She Said is testament to the importance of a free press and the role of investigative journalism – the kind that requires time, dedication and financial resources. In 2017, in the wake of the release of recordings of Donald Trump’s lewd comments about women and the fall of such stars as Bill Cosby and Fox News host Bill O’Reilly, ‘women seemed increasingly fed up’, write Kantor and Twohey. Sensing the winds of change, Rebecca Corbett, co-head of the Times’s investigation department, sent teams to examine industries known for imbalances of power between the genders. The point wasn’t just to expose the predatory behaviour of certain powerful individuals but also to unveil the structures that enabled such behaviour.
Those journalists are Jodi Kantor and Megan Twohey, the Woodward and Bernstein of the Weinstein scandal who went on to win a Pulitzer prize for public service for their reporting. Set over two years, She Said is not a lurid celebrity exposé, nor even a dark farce, but a cool, just-the-facts-ma’am account of how Kantor and Twohey uncovered the horror story that ignited the Me Too movement... There are other books about journalism in the age of Trump, but this one avoids the pitfalls of being boring or polemical. If it’s a call to arms, the plea is: work hard, back up your findings with proof, stick to the facts and tell the truth, no matter what.
...the first and best section of this book is an All The President’s Men-style thriller, describing the lead-up to publication. It is a hymn to old-fashioned investigative reporting. Kantor and Twohey trawl through complex document trails, trying to find old non-disclosure agreements. They chase down tips and, more than anything, form relationships with sources, texting them dozens of times a day to coax them on to the record... The second section of the book, describing the Kavanaugh hearings, is shorter and less satisfying, because the reporters were less involved. Nonetheless, it vividly depicts the shortcomings of a system that has no way to treat Blasey Ford’s accusations except as a partisan intervention. She needs lawyers, and advisers, to go up against the might of Washington. The Democrats can give them to her. Yet instantly the case becomes less about the truth and more about political point-scoring.
Kantor and Twohey are clearly admirably dedicated journalists, and some of what they report does make for dramatic reading. There’s the moment, for instance, when Weinstein himself — “with an unshaven face, bags under his eyes, and high-profile legal help by his side” — arrived in their office without an appointment in an attempt to discredit their sources.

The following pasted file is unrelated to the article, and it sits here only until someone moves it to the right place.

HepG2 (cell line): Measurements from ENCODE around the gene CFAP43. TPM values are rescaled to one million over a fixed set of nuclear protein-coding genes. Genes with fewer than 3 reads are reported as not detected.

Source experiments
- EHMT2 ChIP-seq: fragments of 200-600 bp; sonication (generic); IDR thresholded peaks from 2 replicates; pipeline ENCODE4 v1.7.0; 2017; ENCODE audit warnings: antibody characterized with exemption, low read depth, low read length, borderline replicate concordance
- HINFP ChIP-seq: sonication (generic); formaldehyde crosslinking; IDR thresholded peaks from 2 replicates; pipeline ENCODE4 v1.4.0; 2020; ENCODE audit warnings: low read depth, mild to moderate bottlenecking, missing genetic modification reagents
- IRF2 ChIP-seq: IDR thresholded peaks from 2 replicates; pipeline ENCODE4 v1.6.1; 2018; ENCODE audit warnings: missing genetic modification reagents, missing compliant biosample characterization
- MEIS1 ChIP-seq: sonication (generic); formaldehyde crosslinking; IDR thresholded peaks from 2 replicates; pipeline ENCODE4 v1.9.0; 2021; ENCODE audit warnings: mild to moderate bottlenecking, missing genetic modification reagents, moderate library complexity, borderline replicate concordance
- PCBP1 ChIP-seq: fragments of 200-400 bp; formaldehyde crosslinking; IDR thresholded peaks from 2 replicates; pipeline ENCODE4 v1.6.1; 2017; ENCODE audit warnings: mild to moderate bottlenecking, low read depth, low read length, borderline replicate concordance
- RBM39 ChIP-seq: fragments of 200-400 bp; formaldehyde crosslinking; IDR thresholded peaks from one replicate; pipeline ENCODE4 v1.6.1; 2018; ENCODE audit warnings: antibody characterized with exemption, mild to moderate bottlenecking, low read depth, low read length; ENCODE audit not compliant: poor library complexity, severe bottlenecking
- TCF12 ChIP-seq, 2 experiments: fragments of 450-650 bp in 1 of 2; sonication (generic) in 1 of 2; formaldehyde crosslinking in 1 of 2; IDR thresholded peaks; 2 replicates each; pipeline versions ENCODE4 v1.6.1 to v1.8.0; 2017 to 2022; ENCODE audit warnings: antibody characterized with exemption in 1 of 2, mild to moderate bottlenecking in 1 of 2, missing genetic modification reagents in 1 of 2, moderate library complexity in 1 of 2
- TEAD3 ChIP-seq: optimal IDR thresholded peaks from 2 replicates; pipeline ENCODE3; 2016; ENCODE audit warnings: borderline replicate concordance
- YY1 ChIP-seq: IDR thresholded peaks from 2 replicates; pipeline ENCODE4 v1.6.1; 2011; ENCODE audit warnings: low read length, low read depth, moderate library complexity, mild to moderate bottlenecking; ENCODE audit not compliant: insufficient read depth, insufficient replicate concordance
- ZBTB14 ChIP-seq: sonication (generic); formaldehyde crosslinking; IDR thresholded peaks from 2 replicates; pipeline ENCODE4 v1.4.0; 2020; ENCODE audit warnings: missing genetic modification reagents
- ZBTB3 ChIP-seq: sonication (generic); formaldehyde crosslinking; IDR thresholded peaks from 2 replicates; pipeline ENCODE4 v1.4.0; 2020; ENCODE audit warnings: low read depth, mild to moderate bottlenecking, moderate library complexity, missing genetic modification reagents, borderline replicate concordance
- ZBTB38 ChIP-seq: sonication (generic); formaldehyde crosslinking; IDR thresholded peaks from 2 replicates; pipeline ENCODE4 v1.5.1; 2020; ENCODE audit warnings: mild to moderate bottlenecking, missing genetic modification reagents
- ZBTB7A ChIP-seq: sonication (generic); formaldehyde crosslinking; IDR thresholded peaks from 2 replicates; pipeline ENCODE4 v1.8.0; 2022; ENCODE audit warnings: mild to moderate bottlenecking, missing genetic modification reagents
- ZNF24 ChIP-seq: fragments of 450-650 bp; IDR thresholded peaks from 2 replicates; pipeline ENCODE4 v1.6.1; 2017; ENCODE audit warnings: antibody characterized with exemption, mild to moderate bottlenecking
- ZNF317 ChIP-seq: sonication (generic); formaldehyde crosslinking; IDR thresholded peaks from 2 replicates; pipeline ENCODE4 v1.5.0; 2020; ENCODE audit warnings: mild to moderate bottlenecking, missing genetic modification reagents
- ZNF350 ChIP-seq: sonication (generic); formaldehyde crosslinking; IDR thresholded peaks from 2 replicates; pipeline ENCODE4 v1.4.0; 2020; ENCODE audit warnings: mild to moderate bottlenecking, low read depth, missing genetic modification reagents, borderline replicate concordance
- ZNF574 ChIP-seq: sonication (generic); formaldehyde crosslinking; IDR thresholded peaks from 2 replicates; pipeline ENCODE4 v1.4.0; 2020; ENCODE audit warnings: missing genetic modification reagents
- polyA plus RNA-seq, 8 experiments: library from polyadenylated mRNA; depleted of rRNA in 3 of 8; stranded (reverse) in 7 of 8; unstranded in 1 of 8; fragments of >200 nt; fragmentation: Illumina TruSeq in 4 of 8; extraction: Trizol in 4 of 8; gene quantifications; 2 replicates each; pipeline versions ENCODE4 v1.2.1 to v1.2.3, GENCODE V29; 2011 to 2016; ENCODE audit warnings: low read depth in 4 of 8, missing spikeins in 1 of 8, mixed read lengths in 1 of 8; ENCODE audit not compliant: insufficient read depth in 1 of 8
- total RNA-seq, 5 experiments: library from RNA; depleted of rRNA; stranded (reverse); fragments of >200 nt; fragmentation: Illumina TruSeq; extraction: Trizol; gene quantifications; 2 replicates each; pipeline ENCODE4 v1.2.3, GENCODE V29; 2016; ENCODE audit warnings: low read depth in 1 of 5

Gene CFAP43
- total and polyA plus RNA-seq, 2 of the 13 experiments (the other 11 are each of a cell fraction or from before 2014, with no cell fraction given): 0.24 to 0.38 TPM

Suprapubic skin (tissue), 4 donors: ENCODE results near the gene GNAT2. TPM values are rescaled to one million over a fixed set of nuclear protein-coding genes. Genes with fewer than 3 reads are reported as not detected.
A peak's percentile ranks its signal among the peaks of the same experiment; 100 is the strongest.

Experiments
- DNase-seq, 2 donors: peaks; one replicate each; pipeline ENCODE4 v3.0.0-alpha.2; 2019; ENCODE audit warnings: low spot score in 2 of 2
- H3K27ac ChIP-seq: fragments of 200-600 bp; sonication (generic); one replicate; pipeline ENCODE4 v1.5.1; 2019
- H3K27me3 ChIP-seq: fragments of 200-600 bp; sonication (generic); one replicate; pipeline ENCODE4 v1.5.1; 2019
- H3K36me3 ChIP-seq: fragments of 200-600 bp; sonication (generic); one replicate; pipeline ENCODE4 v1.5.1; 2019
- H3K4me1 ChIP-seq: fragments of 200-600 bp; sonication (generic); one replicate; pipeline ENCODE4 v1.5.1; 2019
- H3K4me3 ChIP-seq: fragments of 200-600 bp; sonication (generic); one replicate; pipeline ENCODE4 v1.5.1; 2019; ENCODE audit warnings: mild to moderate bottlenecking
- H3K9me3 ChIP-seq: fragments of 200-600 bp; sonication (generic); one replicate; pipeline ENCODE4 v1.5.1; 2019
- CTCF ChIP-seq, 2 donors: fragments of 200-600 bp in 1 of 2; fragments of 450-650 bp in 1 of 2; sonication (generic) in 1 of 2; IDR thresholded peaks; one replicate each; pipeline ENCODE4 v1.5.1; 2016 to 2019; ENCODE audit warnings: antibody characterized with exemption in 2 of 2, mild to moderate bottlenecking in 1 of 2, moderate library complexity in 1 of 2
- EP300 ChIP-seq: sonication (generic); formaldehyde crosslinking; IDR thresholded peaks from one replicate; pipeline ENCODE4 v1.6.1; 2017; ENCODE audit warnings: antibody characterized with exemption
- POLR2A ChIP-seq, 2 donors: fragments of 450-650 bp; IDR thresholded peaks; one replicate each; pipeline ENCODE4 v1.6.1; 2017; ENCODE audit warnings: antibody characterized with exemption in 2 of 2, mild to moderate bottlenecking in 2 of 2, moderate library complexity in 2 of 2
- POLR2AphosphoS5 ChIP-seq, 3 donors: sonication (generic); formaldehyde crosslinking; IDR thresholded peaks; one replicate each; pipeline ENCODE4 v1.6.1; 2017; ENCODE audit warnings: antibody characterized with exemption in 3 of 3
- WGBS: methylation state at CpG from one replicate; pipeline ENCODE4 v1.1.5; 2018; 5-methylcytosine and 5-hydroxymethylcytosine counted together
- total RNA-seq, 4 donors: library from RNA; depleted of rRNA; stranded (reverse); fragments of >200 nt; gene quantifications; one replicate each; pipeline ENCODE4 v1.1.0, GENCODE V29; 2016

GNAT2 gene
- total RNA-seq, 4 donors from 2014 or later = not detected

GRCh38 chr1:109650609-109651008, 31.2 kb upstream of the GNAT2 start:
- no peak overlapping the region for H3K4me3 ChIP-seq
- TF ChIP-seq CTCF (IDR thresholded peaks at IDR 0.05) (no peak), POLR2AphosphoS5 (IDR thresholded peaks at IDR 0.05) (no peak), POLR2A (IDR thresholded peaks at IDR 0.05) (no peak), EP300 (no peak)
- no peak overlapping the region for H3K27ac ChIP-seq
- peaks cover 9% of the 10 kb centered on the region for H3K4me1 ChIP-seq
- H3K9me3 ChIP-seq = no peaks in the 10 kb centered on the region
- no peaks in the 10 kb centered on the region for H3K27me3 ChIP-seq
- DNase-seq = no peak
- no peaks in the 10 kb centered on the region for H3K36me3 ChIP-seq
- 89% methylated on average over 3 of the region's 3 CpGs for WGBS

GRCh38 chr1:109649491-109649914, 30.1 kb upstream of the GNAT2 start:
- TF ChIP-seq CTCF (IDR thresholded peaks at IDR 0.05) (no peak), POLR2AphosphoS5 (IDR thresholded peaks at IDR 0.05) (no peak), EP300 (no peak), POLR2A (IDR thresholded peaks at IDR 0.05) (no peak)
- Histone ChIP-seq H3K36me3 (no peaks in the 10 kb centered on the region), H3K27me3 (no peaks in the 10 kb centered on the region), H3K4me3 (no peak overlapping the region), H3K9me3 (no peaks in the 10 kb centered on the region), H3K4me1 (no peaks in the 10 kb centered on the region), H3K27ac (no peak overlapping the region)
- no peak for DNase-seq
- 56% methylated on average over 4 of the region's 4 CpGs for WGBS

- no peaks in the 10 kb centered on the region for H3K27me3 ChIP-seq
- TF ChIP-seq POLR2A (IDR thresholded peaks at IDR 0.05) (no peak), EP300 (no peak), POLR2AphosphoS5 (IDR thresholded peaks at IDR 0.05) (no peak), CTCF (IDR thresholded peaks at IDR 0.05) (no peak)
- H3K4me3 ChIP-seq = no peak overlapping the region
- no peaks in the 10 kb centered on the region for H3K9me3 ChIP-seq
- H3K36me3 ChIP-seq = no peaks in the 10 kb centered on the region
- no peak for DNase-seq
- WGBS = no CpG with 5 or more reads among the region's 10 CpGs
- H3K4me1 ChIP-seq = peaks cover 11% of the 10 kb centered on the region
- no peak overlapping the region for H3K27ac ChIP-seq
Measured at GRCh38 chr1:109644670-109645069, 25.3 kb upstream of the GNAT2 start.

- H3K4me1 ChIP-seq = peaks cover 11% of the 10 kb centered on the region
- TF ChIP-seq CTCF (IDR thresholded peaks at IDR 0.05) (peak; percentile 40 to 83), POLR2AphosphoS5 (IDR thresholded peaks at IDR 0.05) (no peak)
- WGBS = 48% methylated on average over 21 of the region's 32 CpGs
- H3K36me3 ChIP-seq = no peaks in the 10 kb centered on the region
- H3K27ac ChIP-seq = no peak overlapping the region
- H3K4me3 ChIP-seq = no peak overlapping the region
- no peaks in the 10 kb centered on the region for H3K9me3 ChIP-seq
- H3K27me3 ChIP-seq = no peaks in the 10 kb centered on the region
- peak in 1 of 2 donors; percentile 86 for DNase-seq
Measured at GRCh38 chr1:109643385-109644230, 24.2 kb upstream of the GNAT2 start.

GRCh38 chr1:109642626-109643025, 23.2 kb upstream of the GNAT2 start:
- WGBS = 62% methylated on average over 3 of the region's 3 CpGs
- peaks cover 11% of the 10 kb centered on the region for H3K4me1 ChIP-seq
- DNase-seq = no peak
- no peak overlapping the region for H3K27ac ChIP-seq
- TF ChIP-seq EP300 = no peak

Irrespective of this, it is often moving. At the end of the book there is a particularly powerful chapter where the authors assemble the female victims in one place, for the first time, to reflect on what they learnt. They do so recognising that the #MeToo movement remains mired in complexity: some observers think that too many guilty men have escaped justice; others fear that the campaign has judged people without due process. “The old rules on sex and power had been partly swept away, but it was not clear what the new ones would or should be,” they write.
She Said is a fascinating tale of their investigative journalism in action, the ultimate story-behind-the-story filled with so many twists and obstacles that it often reads, somewhat ironically, like a Hollywood screenplay...The story would be difficult enough to work on without the apparent sabotage tactics employed by Weinstein and his lawyers. The book paints a picture of a volatile man, growling threats down the phone one moment, attempting flattery the next. It’s a strangely intimate turn of events when, in journalistic obligation, they run the details of the story by the man himself before publication. “I’m already dead,” he tells them, “I’m going to be a rolling stone.”
She Said is a clear-eyed account of the journalistic endeavour required to tie down a story of such significance. It shows how the producer behind Shakespeare in Love, Pulp Fiction and The English Patient was protected by powerful lawyers, a culture of complicity and a private intelligence agency, Black Cube, that he paid $100,000 a month. ... She Said illuminates exactly why women who have been abused stay quiet for years, and it captures precisely why other attempts to nail the Weinstein story had foundered. Ironically, the book feels like a Hollywood film in the making, even though Kantor and Twohey themselves are the least developed characters in the book. The sense of them being revved-up, unstinting, persuasive yet sensitive reporters, however, is enough.
When they at last confront Weinstein, in a Times conference room and later on speakerphone, he’s the mouse that roared, the Great and Powerful Oz turned puny humbug, swerving from incoherent rants to self-pitying whimpers (“I’m already dead”) to sycophantic claims of just being one of them. (“If I wasn’t making movies, I would’ve been a journalist.”) He’s loathsome and self-serving, but his psychology is not the story they want to tell. The drama they chronicle instead is more complex and subtle, a narrative in which they are ultimately not mere observers but, essential to its moral message, protagonists themselves... It turns out we did need to hear more about Weinstein — and the “more” that Kantor and Twohey give us draws an important distinction between the trendy ethic of hashtag justice and the disciplined professionalism and institutional heft that actually got the job done.